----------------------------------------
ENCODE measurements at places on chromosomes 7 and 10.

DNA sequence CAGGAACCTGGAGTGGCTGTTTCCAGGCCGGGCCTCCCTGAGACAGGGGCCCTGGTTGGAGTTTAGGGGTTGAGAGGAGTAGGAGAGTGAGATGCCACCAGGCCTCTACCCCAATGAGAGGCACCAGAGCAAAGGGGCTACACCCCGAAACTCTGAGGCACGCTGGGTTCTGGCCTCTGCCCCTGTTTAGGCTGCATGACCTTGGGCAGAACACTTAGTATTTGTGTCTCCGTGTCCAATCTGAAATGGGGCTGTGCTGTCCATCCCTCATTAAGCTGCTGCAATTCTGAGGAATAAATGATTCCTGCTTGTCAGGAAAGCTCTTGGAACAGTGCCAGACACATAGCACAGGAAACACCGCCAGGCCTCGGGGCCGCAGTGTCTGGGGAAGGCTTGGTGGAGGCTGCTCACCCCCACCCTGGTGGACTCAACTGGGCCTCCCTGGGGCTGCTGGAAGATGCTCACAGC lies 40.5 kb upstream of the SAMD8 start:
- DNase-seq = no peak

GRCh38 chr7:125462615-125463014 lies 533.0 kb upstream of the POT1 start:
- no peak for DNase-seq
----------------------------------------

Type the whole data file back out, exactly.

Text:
ENCODE measurements at places on chromosomes 7 and 10.

DNA sequence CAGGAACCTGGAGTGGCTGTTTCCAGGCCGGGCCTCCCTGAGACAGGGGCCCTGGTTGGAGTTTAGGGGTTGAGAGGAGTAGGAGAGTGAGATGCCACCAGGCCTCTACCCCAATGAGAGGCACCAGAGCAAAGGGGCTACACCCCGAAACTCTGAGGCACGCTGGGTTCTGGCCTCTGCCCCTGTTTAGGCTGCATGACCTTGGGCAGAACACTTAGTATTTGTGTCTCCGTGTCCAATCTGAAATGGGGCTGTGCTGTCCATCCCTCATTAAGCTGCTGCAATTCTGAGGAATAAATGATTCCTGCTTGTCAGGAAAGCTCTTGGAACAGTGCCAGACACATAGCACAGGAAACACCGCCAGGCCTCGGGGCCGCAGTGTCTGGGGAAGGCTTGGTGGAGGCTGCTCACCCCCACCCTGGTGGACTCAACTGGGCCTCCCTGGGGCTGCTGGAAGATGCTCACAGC lies 40.5 kb upstream of the SAMD8 start:
- DNase-seq = no peak

GRCh38 chr7:125462615-125463014 lies 533.0 kb upstream of the POT1 start:
- no peak for DNase-seq